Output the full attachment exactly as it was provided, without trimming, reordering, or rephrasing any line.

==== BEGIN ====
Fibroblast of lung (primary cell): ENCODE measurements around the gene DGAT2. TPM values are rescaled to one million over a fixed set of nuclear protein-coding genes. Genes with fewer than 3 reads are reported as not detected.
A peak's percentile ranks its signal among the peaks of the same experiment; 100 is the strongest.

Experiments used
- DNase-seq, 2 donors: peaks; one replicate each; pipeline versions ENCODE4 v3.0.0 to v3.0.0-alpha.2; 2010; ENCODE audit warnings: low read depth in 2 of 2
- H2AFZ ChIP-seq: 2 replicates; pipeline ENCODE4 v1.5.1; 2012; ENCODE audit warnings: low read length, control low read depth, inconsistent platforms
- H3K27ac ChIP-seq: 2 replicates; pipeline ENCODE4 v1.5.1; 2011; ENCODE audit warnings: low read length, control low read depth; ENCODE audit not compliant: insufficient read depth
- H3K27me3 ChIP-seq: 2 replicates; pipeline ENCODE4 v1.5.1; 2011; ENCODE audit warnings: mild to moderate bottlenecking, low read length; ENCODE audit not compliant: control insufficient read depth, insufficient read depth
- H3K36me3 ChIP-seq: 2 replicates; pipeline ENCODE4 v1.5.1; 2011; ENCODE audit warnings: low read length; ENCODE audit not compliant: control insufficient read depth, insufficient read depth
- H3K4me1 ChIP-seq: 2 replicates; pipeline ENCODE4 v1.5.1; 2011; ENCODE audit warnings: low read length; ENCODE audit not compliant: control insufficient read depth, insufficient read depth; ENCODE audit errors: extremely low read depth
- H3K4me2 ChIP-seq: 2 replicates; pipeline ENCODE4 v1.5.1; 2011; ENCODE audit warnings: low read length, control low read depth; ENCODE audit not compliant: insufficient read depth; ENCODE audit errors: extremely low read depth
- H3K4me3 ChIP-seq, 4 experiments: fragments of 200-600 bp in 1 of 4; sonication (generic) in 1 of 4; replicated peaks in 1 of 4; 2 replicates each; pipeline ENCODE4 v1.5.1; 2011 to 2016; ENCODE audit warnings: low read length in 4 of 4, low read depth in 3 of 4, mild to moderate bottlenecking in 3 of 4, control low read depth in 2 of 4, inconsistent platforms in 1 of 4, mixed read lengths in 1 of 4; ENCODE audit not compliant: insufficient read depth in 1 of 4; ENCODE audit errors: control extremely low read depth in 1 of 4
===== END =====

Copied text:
Fibroblast of lung (primary cell): ENCODE measurements around the gene DGAT2. TPM values are rescaled to one million over a fixed set of nuclear protein-coding genes. Genes with fewer than 3 reads are reported as not detected.
A peak's percentile ranks its signal among the peaks of the same experiment; 100 is the strongest.

Experiments used
- DNase-seq, 2 donors: peaks; one replicate each; pipeline versions ENCODE4 v3.0.0 to v3.0.0-alpha.2; 2010; ENCODE audit warnings: low read depth in 2 of 2
- H2AFZ ChIP-seq: 2 replicates; pipeline ENCODE4 v1.5.1; 2012; ENCODE audit warnings: low read length, control low read depth, inconsistent platforms
- H3K27ac ChIP-seq: 2 replicates; pipeline ENCODE4 v1.5.1; 2011; ENCODE audit warnings: low read length, control low read depth; ENCODE audit not compliant: insufficient read depth
- H3K27me3 ChIP-seq: 2 replicates; pipeline ENCODE4 v1.5.1; 2011; ENCODE audit warnings: mild to moderate bottlenecking, low read length; ENCODE audit not compliant: control insufficient read depth, insufficient read depth
- H3K36me3 ChIP-seq: 2 replicates; pipeline ENCODE4 v1.5.1; 2011; ENCODE audit warnings: low read length; ENCODE audit not compliant: control insufficient read depth, insufficient read depth
- H3K4me1 ChIP-seq: 2 replicates; pipeline ENCODE4 v1.5.1; 2011; ENCODE audit warnings: low read length; ENCODE audit not compliant: control insufficient read depth, insufficient read depth; ENCODE audit errors: extremely low read depth
- H3K4me2 ChIP-seq: 2 replicates; pipeline ENCODE4 v1.5.1; 2011; ENCODE audit warnings: low read length, control low read depth; ENCODE audit not compliant: insufficient read depth; ENCODE audit errors: extremely low read depth
- H3K4me3 ChIP-seq, 4 experiments: fragments of 200-600 bp in 1 of 4; sonication (generic) in 1 of 4; replicated peaks in 1 of 4; 2 replicates each; pipeline ENCODE4 v1.5.1; 2011 to 2016; ENCODE audit warnings: low read length in 4 of 4, low read depth in 3 of 4, mild to moderate bottlenecking in 3 of 4, control low read depth in 2 of 4, inconsistent platforms in 1 of 4, mixed read lengths in 1 of 4; ENCODE audit not compliant: insufficient read depth in 1 of 4; ENCODE audit errors: control extremely low read depth in 1 of 4